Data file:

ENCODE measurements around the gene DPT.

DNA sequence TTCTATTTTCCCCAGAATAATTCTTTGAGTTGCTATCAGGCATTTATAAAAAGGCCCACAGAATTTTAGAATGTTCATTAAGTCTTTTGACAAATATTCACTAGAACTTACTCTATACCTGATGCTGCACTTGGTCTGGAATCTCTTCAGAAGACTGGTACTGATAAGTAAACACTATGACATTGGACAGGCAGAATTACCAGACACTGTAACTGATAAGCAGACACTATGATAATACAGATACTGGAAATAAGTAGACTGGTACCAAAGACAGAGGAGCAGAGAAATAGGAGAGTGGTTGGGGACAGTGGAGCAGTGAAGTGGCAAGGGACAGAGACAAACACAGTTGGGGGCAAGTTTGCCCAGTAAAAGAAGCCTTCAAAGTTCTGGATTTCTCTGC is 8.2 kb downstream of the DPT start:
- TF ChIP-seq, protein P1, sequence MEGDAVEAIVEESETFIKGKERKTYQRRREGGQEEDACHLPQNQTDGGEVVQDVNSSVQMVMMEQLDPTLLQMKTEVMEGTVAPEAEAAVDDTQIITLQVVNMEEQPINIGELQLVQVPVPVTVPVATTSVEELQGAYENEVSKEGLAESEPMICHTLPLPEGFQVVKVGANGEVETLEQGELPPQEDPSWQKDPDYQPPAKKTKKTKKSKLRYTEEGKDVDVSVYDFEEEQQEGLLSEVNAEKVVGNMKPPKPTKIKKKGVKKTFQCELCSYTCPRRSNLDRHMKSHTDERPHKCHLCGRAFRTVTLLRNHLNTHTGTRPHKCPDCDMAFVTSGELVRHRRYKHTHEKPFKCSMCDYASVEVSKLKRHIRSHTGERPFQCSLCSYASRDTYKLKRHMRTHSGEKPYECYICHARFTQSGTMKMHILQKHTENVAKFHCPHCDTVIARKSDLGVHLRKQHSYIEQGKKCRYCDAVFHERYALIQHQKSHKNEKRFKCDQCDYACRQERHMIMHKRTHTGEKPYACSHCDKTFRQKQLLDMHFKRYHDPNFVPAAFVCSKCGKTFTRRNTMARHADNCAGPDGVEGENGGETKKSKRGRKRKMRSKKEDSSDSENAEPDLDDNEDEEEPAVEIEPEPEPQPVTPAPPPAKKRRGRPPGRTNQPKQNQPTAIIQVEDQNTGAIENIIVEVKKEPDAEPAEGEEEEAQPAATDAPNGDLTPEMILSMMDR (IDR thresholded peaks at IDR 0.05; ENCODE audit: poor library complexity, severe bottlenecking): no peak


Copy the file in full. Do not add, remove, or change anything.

ENCODE measurements around the gene DPT.

DNA sequence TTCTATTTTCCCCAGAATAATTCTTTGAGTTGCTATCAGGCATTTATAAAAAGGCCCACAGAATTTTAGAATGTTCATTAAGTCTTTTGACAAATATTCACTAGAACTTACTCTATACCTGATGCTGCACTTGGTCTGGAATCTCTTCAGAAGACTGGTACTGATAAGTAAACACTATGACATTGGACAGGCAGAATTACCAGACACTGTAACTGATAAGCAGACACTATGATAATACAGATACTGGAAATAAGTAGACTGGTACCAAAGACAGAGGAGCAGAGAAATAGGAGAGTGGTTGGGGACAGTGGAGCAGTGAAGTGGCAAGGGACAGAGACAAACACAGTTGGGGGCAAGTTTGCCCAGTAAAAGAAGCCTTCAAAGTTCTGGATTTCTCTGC is 8.2 kb downstream of the DPT start:
- TF ChIP-seq, protein P1, sequence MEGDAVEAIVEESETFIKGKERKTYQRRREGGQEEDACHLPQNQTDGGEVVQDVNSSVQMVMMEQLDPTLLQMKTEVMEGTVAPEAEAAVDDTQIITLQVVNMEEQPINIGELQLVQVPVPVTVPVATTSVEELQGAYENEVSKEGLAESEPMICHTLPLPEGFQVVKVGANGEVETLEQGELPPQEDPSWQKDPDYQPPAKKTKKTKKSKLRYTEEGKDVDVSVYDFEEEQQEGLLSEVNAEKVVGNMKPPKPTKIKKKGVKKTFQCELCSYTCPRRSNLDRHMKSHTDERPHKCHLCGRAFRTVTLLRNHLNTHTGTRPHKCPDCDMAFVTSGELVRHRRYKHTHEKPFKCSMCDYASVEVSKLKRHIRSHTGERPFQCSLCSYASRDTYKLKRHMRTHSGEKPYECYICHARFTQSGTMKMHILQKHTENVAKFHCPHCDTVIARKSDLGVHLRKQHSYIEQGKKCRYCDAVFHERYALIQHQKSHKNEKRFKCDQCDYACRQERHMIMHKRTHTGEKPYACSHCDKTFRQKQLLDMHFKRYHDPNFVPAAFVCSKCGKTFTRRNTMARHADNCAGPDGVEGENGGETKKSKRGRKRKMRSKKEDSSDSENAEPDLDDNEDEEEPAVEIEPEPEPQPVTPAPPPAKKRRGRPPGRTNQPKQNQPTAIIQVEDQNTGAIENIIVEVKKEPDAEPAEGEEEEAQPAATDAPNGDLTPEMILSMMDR (IDR thresholded peaks at IDR 0.05; ENCODE audit: poor library complexity, severe bottlenecking): no peak